APEC's "three pillars" - trade and investment facilitation, trade and investment liberalization, and economic and technical cooperation - form the basis of its activities.
In 1995, the APEC Sub-Committee on Customs Procedures was established under the Committee on Trade and Investment. The Sub-Committee subsequently implemented a Collective Action Plan promoting the harmonization and simplification of customs procedures, and is currently conducting activities aimed primarily at offering technical support to developing countries.
At a meeting of trade ministers in June 2001, APEC Members endorsed the APEC Principles on Trade Facilitation, which guide Members' voluntary efforts aimed at facilitating trade. These Principles include greater transparency in trade-related procedures, harmonized standards, and the use of new technologies. At the APEC Leaders Meeting in October 2001, the leaders adopted the Shanghai Accord, which has objectives to carry out the APEC Principles on Trade Facilitation, and to reduce 5% of the transaction costs across the APEC region by 2006.
A Trade Facilitation Menu of Actions and Measures was approved at the APEC Joint Ministerial and Leaders Meeting in October 2002. The actions and measures were adopted as the APEC Trade Facilitation Action Plan.
In a proposal submitted to the APEC leaders meeting in 2003, the APEC Business Advisory Council (ABAC) called for wholehearted implementation of the APEC Trade Facilitation Action Plan, and urged that negotiations begin on WTO trade facilitation agreement.
At the first ASEM summit meeting in 1997, agreement was reached on a Trade Facilitation Action Plan. The Plan was adopted during the ASEM II Summit in 1998. The Plan promotes trade facilitation in Asia and Europe, and sets concrete goals in seven priority areas: (1) customs procedures; (2) standards and conformity assessment; (3) public procurement; (4) quarantine; (5) intellectual property rights; (6) mobility of business people; and (7) other trade activities (including distribution). Electronic transactions have since been added, creating an 8th priority area.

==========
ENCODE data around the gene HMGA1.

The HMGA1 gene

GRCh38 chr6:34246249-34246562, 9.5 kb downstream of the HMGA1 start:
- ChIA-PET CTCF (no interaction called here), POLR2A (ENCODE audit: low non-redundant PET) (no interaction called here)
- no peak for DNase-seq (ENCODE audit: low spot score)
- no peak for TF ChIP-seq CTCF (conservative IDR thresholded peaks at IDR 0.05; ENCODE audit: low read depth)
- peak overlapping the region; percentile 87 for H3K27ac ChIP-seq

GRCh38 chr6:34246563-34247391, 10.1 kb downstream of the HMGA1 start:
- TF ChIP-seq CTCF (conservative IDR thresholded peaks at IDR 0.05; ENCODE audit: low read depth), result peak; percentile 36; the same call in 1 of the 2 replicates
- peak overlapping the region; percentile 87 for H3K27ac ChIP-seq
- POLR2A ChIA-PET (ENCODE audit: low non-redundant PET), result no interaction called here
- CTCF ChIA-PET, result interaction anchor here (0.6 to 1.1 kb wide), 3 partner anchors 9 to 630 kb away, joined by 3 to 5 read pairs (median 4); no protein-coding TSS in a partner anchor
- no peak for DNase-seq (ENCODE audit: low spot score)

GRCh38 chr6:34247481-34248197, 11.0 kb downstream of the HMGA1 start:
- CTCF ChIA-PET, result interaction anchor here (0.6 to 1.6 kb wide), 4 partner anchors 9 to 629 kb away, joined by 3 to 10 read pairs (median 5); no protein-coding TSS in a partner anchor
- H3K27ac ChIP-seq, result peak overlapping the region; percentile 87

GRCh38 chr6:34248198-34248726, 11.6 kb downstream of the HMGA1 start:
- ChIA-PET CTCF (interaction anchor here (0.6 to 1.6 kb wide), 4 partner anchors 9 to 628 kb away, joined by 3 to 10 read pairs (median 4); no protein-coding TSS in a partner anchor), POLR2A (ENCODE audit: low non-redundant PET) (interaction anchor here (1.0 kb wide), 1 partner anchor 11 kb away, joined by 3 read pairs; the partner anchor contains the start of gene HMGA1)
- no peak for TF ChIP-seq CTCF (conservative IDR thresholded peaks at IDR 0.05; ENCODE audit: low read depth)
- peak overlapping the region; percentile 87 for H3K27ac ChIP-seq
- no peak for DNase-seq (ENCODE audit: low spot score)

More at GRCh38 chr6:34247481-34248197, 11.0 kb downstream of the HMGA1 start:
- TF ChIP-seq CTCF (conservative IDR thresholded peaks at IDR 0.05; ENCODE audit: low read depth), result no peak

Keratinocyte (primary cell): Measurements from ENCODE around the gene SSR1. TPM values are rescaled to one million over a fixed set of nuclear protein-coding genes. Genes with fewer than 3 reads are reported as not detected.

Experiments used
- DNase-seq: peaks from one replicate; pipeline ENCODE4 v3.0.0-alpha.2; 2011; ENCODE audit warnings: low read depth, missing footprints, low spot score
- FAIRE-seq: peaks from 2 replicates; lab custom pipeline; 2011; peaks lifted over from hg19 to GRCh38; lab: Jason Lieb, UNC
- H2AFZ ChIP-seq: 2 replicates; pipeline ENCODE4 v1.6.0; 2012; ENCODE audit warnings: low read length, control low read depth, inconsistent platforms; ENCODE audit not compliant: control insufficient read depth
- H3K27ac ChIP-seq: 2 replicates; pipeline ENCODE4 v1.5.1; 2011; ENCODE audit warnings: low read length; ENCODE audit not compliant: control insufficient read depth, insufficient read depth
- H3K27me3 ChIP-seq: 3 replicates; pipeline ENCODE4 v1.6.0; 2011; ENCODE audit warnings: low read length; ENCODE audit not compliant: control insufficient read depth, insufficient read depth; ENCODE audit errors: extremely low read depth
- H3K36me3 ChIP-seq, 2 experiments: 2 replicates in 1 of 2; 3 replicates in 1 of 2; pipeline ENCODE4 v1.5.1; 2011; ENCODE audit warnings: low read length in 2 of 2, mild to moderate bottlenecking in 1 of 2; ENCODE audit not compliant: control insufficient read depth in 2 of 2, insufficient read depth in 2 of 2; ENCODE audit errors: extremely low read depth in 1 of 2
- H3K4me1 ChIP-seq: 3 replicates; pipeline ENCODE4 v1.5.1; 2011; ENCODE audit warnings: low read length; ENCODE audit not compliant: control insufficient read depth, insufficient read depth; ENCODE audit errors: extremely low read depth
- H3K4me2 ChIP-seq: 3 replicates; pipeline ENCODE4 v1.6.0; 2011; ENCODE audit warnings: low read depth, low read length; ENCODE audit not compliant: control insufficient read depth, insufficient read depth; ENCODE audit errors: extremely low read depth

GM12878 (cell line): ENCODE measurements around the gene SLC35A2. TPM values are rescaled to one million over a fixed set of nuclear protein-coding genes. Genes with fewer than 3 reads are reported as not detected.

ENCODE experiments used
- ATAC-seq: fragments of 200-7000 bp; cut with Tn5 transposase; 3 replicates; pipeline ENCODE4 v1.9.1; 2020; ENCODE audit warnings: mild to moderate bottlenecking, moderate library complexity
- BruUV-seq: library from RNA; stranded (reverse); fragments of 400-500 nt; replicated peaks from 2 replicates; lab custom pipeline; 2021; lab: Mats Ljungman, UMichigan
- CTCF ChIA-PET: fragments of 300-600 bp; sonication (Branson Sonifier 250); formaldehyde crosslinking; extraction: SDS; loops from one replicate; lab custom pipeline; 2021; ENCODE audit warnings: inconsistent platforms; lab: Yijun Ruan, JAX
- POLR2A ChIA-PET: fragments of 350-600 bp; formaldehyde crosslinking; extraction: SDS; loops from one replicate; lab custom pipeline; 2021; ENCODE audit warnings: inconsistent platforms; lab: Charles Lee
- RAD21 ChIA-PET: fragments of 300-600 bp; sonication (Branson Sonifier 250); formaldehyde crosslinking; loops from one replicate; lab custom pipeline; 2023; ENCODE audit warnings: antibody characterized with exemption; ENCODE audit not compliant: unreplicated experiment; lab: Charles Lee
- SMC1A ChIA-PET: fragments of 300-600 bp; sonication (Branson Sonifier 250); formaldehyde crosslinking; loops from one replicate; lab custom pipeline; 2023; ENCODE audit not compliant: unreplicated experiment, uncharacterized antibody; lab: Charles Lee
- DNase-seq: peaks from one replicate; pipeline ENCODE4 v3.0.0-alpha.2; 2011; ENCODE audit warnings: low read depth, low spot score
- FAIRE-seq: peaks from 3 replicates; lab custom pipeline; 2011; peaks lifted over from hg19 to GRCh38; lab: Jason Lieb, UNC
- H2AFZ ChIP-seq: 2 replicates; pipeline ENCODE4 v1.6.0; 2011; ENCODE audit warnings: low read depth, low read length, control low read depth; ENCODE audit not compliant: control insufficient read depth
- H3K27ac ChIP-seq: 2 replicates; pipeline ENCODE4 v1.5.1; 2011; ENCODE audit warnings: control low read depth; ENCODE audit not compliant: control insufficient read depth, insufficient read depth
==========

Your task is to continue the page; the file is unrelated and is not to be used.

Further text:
The WCO is an international organization established to contribute to the development of international trade by promoting the harmonization and uniform application of all countries' customs systems, and by offering technical assistance. Some of the activities by the WCO are: (1) draw up conventions related to customs procedures and the classification of goods (e.g., the HS Convention and the Kyoto Convention); (2) conduct technical discussions on WTO agreements (e.g., the WTO Agreement on Customs Valuation and the WTO Agreement on Rules of Origin); (3) promote international cooperation on sharing regional information that can be used to prevent smuggling, and on monitoring and enforcing anti-terrorism measures; (4) offer technical assistance for the promotion of treaty implementation (through regional seminars and the dispatch of specialists).
In 1973, the WCO adopted the Kyoto Convention, which is an international agreement on the harmonization and simplification of customs procedures. The revised Convention, adopted in 1999, strongly promotes the modernization of customs services, including the introduction of information technologies for customs inspections and the use of risk assessment. 40 Contracting Parties must sign the revised Convention before it can enter into force, but as of November 2003, 14 countries, including Japan, had done so. The significant goals of the revised Kyoto Convention revolve around international standardization: (1) modernization of customs procedures; (2) harmonization of customs procedures; (3) transparency of customs procedures; and (4) streamlining of customs formalities for rapid processing.